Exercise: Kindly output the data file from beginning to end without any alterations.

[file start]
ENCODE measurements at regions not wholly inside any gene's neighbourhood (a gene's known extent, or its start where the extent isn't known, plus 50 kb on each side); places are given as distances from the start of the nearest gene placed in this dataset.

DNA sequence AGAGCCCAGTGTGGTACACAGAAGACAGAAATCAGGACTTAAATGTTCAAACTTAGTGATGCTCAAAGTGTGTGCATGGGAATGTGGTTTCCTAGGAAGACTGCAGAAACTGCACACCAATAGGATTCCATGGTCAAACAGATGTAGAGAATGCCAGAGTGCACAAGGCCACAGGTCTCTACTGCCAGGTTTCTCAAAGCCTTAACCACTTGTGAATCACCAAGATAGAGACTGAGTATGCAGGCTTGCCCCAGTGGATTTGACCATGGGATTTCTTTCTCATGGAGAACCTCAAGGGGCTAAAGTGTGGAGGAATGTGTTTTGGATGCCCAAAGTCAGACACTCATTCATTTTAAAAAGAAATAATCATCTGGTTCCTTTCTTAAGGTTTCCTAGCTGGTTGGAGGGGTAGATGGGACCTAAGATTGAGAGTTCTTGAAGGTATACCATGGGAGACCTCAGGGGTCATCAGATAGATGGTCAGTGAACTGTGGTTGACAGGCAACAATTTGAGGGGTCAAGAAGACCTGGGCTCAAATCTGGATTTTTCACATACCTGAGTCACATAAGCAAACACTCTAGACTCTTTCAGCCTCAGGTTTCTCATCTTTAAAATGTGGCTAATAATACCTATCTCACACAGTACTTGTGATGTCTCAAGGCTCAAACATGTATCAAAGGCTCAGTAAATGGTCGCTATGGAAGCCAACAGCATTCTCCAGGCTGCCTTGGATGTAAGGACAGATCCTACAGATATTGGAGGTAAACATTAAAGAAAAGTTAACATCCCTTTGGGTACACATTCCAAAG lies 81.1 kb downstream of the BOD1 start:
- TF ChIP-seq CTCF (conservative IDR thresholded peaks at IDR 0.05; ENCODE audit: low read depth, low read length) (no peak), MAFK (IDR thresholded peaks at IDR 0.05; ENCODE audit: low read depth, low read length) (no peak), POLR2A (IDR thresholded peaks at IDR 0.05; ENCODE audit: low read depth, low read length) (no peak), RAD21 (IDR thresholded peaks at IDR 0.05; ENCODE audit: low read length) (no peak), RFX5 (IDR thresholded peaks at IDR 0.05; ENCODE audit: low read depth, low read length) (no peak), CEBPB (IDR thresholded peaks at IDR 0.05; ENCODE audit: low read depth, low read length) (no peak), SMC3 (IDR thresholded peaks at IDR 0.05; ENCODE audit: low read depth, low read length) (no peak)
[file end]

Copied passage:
ENCODE measurements at regions not wholly inside any gene's neighbourhood (a gene's known extent, or its start where the extent isn't known, plus 50 kb on each side); places are given as distances from the start of the nearest gene placed in this dataset.

DNA sequence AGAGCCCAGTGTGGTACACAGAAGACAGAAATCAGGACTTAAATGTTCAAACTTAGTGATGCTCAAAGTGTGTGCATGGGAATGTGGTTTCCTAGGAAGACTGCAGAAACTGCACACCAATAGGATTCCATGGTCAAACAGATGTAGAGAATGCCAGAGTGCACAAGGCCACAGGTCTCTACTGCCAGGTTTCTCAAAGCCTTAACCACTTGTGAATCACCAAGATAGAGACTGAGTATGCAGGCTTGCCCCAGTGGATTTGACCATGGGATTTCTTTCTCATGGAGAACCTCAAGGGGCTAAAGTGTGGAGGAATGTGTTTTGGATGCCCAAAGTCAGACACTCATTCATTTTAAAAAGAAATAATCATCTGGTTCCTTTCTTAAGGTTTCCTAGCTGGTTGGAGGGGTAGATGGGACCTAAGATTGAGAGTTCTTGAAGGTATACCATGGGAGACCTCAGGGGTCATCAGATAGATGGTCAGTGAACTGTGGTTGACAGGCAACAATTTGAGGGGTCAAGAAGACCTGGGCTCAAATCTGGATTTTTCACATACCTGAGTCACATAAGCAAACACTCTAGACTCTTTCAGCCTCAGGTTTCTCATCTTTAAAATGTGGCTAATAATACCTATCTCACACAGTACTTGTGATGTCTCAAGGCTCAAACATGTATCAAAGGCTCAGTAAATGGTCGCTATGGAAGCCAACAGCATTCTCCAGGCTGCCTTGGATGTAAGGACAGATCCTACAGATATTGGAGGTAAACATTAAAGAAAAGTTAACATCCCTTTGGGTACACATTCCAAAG lies 81.1 kb downstream of the BOD1 start:
- TF ChIP-seq CTCF (conservative IDR thresholded peaks at IDR 0.05; ENCODE audit: low read depth, low read length) (no peak), MAFK (IDR thresholded peaks at IDR 0.05; ENCODE audit: low read depth, low read length) (no peak), POLR2A (IDR thresholded peaks at IDR 0.05; ENCODE audit: low read depth, low read length) (no peak), RAD21 (IDR thresholded peaks at IDR 0.05; ENCODE audit: low read length) (no peak), RFX5 (IDR thresholded peaks at IDR 0.05; ENCODE audit: low read depth, low read length) (no peak), CEBPB (IDR thresholded peaks at IDR 0.05; ENCODE audit: low read depth, low read length) (no peak), SMC3 (IDR thresholded peaks at IDR 0.05; ENCODE audit: low read depth, low read length) (no peak)